1. Dealing with new challenges Guidance designed to enable the workforce to operate most effectively has been ever changing. Health and care staff have faced additional stresses in trying to deliver best practice in a constantly evolving environment, often taking on unfamiliar roles or additional responsibilities to keep services going. In some hospices, entire teams were redeployed from their usual roles, sometimes adding to the volume of care delivered in the community. Normal ways of working have been rewritten, and the workforce has been expected to negotiate different routines, different models of care and communication, as well as use a raft of new technologies. Risks both to themselves and those they care for, have often been unknown.


  1. Health and care professionals working in palliative and end of life care already have very challenging roles, where delivering care that is human, compassionate and tailored to the individual is of utmost importance to the experience of patients and their families. COVID-19 has made giving the same standard of holistic care, maintaining humanity in the last days or weeks of life, incredibly difficult. Offering comfort or holding challenging conversations while wearing PPE or observing social distancing has been a daily headache, while hospices have reported to Hospice UK the distress of staff as well as the patients and families at the visiting restrictions that had to be in place at the height of the outbreak, with limitations remaining now. For care provided in patients’ own homes, staff have understandably faced difficulties in administering care where families are concerned about infection risks associated with entering the property.


  1. Death and dying has been at the epicentre of the pandemic, often occurring quite suddenly and in ways that no advanced care plan could reflect. Health and care staff, including hospice staff, are among those who need extended support around bereavement and loss. Work must be done to understand the psychological impact of operating in new ways during the pandemic. For example, surrounding concerns that have been raised in the increased number of Do Not Attempt Resuscitation (DNAR) notices or the increased flexibility under the Coronavirus Act 2020 around who can certify death.


  1. Hospice UK believe the risk of not swiftly analyzing and responding to the impact of the pandemic on staff would be significant. In a question responded to by 71 hospice chief executives and leaders, three fifths (59%) told Hospice UK they were concerned clinical staff will consider leaving the workforce due to stress or exhaustion should there be a second wave of COVID-19. In children’s hospices there is already a nursing vacancy of 12%, while there are just 15 children’s palliative care consultants in the UK when there should be 40-60.[9]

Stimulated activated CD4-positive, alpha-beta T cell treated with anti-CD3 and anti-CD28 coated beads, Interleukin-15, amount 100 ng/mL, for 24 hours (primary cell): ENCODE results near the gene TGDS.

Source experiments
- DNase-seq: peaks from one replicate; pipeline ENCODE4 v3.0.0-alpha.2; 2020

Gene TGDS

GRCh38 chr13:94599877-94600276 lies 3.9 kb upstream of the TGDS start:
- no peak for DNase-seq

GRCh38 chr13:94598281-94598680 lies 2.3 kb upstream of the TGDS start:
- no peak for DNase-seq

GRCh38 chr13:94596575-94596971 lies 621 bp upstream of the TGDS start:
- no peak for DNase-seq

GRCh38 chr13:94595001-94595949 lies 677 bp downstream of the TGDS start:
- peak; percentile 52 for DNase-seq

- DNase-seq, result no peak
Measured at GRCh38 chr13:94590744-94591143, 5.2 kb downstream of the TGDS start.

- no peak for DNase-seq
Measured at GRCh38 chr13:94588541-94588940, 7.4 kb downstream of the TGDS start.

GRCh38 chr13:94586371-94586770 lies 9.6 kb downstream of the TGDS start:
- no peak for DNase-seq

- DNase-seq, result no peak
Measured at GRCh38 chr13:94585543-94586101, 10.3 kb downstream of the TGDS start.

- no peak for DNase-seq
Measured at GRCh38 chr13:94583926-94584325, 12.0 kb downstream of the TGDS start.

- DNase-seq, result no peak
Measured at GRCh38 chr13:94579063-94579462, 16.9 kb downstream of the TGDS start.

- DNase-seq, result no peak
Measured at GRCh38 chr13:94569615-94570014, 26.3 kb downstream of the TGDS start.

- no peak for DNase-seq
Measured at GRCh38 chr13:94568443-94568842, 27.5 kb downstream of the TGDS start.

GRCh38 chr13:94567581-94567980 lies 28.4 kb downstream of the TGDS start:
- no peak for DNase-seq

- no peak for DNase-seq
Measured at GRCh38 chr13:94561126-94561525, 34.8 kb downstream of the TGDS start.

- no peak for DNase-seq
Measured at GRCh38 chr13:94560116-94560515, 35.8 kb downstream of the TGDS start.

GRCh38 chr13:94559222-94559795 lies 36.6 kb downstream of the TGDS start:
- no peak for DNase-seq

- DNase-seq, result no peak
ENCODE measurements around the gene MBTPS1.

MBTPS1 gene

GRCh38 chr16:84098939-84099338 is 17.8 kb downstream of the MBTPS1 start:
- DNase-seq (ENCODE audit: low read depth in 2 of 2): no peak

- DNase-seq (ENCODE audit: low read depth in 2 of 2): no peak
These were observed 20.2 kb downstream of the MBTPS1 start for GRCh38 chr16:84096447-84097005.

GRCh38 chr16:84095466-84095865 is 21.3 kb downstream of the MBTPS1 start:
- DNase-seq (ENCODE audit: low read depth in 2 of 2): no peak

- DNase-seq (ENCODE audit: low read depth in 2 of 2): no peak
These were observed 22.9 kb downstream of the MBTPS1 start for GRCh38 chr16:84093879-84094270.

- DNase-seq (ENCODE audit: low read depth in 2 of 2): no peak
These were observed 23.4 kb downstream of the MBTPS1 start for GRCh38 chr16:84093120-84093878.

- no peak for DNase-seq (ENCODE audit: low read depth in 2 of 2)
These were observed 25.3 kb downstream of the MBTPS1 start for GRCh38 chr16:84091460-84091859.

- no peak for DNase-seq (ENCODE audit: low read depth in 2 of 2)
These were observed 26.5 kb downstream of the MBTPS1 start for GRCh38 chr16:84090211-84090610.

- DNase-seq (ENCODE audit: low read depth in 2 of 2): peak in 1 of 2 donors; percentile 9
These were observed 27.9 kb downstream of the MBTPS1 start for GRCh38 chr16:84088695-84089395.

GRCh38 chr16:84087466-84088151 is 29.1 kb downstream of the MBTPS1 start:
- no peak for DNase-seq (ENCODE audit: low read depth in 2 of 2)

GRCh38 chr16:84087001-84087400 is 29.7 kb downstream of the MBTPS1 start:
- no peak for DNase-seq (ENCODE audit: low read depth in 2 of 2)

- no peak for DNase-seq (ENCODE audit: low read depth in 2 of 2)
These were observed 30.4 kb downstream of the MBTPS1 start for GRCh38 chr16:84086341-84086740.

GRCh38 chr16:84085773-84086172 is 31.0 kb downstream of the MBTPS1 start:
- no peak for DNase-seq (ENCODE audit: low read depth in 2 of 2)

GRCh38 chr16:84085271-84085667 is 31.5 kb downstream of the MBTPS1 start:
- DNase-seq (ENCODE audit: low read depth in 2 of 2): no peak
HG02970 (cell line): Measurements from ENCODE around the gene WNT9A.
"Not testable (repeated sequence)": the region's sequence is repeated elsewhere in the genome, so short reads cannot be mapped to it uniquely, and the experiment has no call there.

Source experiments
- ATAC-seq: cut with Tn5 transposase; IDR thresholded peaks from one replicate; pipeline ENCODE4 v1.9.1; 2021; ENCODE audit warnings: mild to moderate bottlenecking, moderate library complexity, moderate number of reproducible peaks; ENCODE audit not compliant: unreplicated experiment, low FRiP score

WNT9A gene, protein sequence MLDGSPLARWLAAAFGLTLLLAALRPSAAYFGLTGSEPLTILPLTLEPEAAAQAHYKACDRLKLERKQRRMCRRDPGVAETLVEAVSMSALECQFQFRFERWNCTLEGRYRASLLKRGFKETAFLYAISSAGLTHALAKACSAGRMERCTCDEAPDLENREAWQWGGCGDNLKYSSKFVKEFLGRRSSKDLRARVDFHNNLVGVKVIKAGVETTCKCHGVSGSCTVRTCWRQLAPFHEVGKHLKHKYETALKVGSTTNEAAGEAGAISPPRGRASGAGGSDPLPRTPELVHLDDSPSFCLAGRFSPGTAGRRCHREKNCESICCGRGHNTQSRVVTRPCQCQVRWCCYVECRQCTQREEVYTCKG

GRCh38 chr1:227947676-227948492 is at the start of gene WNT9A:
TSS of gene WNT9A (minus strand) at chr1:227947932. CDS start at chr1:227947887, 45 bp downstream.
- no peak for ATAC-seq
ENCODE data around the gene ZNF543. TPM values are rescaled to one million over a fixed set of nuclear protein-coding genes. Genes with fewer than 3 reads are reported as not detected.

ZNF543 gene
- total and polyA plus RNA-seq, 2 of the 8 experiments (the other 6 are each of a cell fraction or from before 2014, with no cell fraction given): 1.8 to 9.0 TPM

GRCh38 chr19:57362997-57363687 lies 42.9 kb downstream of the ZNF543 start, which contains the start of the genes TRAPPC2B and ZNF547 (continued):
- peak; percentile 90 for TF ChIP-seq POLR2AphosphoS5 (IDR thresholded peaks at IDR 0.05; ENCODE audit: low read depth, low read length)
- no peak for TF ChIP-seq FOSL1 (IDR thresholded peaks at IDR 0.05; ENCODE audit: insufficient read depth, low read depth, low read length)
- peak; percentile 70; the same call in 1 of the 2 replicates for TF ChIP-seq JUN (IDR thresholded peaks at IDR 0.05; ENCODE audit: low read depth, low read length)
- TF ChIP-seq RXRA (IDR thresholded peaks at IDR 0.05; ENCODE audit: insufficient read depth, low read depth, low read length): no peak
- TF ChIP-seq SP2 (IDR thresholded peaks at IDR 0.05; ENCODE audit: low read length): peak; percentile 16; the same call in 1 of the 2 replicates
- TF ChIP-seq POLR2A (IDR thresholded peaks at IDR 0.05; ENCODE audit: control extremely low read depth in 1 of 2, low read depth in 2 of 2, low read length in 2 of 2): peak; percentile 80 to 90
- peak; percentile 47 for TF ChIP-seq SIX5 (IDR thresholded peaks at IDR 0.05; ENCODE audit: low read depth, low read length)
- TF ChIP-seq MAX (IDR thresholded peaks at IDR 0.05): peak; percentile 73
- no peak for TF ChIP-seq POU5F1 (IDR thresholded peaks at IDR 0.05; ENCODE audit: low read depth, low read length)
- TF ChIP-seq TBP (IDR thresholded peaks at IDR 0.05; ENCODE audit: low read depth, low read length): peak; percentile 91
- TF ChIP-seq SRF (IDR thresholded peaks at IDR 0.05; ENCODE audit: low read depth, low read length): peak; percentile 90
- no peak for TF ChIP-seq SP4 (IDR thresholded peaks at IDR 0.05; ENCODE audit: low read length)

Question 3: What is the current scale of workforce burnout across NHS and social care?  How does it manifest, how is it assessed, and what are its causes and contributing factors?  To what extent are NHS and care staff able to balance their working and personal lives?


Please see response to Questions 1 and 2 above.


Question 4: What are the impacts of workforce burnout on service delivery, staff, patients and service users across the NHS and social care sectors? 


Please see response to Questions 1 and 2 above.


Question 5: What long term projections for the future health and social care workforce are available, and how many more staff are required so that burnout and pressure on the frontline are reduced? To what extent are staff establishments in line with current and future resilience requirements?


  1. Ensuring there is the right workforce in place is critical for enabling the effective delivery of health and social care services and for minimising the risk of burnout for those working on the frontline. The UK Government and NHS England must set out a clear strategy for the recruitment and retention of health and social care staff and corresponding investment to enable the delivery of that strategy.


  1. Effective recruitment and retention is critical for ensuring that staff have manageable workloads, which enable them to deliver the care that we would all hope to receive when unwell. For example, a survey of mental health staff by the British Medical Association, published in January, highlighted that four in ten found their workload “unmanageable” or “mostly unmanageable” and over 50% said they were too busy to provide the care they would have liked to on their last shift.[10] These pressures will have been exacerbated during the COVID-19 pandemic.


  1. As part of the recruitment strategy, the UK Government and Health Education England must focus on areas of the workforce which are currently facing the greatest challenges, such as mental health services. Recent workforce forecasts from Health Education England indicate that only 71 additional consultant psychiatrists will be added to the mental health NHS workforce by 2023/24 against a requirement of 1040, while only 257 mental health nurses will be added to the NHS workforce by 2023/24 against a requirement of 7,000.[11] If the Government fails to address workforce shortages in these areas, they will leave some parts of the workforce at greater risk of burnout.


  1. We would also encourage a focus on primary care. The Nuffield Trust report that last year across the UK, the number of GPs relative to the size of the population has fallen in a sustained way for the first time since the 1960s. They report this fall reflects insufficient numbers of GPs previously being trained and going on to join the NHS; failure to recruit enough from abroad; and more practitioners leaving for early retirement.[12] Pressures on the primary care workforce will have been further exacerbated by COVID-19, making it even more important to ensure there is a clear plan in place for recruitment and retention of staff.